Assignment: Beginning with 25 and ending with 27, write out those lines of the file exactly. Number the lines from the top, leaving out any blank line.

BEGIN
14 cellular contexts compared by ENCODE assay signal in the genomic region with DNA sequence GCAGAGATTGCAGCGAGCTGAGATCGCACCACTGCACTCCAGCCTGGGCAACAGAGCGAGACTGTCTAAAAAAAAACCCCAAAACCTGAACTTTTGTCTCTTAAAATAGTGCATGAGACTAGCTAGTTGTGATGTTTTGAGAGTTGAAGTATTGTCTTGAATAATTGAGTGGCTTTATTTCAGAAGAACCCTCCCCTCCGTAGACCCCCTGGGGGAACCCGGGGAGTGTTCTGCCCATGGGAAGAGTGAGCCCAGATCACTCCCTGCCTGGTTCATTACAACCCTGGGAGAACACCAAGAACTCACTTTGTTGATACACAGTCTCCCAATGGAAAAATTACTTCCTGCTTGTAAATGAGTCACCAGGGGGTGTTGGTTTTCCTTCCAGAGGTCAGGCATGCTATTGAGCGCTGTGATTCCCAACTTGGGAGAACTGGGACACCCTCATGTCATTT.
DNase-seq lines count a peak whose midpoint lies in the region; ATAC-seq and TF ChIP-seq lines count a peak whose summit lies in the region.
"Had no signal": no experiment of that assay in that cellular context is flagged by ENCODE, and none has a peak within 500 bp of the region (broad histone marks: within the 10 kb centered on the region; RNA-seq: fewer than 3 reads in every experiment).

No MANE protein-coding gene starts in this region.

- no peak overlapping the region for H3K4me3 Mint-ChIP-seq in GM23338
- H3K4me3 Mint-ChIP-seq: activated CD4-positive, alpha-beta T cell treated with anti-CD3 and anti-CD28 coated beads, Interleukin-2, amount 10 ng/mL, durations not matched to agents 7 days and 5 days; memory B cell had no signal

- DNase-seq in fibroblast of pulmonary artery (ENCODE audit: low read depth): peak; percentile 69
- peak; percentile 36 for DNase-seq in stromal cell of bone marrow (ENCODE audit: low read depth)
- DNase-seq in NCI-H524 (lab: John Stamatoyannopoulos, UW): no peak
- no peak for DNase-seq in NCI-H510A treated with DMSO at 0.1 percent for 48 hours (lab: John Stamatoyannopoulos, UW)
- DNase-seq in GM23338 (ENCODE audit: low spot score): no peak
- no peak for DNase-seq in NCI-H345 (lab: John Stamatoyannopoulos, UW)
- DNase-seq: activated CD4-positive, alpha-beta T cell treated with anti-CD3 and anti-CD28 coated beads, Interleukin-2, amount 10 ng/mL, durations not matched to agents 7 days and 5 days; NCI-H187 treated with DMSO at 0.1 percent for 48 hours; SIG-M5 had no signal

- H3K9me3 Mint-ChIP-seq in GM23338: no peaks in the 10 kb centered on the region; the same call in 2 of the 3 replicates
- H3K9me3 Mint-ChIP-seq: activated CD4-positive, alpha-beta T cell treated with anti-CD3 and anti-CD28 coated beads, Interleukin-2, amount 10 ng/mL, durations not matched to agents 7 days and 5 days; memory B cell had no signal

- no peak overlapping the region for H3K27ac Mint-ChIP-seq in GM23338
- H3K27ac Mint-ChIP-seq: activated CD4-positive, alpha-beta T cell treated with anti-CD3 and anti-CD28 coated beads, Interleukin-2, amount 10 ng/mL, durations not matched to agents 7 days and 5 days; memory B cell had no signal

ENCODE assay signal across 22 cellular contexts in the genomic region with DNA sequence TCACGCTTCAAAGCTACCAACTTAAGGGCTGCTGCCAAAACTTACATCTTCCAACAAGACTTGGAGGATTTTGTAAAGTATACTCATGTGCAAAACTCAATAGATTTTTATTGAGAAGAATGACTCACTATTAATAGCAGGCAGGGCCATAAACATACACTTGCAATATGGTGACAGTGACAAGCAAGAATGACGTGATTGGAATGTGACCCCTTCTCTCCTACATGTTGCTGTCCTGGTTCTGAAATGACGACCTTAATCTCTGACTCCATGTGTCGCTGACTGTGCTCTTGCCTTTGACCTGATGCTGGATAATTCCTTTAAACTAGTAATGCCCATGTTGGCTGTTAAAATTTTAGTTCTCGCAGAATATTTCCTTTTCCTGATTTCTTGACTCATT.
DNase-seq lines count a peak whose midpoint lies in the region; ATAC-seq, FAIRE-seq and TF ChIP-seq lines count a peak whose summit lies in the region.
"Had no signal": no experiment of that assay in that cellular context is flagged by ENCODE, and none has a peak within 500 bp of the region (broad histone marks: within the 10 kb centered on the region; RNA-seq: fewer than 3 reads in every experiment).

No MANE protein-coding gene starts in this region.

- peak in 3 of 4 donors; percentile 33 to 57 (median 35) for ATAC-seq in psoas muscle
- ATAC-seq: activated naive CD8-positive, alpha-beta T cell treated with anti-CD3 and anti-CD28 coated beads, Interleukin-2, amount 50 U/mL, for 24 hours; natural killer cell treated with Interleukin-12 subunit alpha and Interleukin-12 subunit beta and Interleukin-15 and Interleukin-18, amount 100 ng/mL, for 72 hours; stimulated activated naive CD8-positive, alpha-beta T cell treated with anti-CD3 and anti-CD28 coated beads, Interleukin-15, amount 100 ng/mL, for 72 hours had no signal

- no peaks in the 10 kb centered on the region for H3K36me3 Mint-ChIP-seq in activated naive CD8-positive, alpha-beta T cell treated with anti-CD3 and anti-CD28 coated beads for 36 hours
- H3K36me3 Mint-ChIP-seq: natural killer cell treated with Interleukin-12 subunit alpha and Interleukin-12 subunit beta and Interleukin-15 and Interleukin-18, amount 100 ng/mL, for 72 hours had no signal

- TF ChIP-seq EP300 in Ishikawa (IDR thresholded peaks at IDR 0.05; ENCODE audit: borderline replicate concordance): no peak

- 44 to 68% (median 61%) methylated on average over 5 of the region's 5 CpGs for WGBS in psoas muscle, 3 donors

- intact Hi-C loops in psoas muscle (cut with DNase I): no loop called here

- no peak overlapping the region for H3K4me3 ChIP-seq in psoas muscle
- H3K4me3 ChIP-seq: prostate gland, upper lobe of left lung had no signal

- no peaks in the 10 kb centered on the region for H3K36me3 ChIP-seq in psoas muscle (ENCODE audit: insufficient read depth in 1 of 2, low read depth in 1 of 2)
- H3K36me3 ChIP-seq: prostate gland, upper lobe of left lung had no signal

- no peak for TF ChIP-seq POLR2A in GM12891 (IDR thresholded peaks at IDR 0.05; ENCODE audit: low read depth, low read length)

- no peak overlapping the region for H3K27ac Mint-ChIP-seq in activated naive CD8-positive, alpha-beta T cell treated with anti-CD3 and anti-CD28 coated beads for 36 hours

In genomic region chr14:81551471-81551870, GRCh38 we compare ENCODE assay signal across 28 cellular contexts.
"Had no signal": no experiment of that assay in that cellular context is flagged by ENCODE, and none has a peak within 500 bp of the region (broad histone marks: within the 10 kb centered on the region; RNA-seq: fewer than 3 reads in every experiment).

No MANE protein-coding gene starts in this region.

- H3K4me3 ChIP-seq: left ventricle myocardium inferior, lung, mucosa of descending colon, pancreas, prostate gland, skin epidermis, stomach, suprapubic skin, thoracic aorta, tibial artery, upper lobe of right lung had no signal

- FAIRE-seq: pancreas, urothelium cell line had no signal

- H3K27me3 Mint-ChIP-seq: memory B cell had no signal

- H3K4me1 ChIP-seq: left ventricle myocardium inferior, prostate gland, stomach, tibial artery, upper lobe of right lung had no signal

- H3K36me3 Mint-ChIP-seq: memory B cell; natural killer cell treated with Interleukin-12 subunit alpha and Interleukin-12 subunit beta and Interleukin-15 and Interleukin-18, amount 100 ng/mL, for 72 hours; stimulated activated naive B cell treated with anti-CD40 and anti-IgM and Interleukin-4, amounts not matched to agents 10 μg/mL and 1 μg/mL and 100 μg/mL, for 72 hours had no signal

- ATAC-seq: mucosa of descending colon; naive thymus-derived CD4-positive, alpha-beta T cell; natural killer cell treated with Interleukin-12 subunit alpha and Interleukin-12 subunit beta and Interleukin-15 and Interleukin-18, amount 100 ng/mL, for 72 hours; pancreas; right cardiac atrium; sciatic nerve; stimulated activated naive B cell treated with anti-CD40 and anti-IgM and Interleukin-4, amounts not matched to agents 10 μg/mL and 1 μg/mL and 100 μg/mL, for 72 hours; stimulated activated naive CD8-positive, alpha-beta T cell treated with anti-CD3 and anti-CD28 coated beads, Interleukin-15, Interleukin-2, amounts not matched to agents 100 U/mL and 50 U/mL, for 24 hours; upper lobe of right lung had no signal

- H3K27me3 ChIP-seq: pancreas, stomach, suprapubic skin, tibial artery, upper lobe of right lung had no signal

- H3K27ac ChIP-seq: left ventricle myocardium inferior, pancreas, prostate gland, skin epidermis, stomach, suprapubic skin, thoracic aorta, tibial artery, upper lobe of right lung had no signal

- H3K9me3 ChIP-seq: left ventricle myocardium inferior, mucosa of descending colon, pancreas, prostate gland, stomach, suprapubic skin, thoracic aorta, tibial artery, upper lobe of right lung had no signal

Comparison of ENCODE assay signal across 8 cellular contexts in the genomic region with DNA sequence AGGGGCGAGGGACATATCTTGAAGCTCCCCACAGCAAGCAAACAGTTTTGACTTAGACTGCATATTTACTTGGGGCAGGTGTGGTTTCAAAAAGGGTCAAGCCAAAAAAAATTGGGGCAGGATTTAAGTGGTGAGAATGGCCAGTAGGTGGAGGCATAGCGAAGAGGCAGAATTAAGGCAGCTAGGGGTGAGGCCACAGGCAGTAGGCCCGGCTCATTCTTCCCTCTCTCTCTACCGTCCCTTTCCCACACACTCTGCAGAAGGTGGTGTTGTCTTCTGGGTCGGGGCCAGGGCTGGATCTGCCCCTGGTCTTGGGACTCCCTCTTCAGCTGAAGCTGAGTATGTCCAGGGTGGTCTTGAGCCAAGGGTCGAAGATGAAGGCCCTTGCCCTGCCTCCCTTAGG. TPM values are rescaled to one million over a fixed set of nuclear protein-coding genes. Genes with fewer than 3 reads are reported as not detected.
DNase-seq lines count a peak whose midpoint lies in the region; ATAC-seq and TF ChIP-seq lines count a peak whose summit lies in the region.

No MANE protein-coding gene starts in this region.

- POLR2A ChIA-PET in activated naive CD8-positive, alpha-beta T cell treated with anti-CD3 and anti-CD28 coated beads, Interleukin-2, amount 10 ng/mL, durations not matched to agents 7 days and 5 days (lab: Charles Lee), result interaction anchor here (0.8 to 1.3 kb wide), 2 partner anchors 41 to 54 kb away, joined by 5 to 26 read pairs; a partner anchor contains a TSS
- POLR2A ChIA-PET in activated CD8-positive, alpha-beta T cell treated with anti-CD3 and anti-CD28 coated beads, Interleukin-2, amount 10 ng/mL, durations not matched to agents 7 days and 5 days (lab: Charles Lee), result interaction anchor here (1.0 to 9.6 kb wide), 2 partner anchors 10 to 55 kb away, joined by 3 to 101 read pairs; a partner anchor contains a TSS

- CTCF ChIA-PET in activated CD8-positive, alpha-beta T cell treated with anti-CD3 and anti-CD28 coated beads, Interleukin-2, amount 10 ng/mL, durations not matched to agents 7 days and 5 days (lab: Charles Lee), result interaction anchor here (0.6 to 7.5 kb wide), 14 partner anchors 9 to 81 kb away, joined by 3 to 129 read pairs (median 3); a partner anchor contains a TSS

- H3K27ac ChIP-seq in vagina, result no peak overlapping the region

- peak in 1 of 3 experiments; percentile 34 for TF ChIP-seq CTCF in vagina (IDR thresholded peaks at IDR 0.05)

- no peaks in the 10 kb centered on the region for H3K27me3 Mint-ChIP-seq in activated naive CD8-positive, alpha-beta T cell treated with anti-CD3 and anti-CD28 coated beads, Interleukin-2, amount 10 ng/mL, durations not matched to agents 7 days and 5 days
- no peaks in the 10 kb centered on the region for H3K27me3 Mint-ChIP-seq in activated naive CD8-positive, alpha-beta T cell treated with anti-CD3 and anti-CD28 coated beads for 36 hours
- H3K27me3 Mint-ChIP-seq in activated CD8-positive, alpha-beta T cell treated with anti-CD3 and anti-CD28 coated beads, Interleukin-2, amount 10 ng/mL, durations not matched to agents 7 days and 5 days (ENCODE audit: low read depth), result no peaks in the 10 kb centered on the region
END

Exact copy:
- H3K36me3 Mint-ChIP-seq: natural killer cell treated with Interleukin-12 subunit alpha and Interleukin-12 subunit beta and Interleukin-15 and Interleukin-18, amount 100 ng/mL, for 72 hours had no signal

- TF ChIP-seq EP300 in Ishikawa (IDR thresholded peaks at IDR 0.05; ENCODE audit: borderline replicate concordance): no peak

- 44 to 68% (median 61%) methylated on average over 5 of the region's 5 CpGs for WGBS in psoas muscle, 3 donors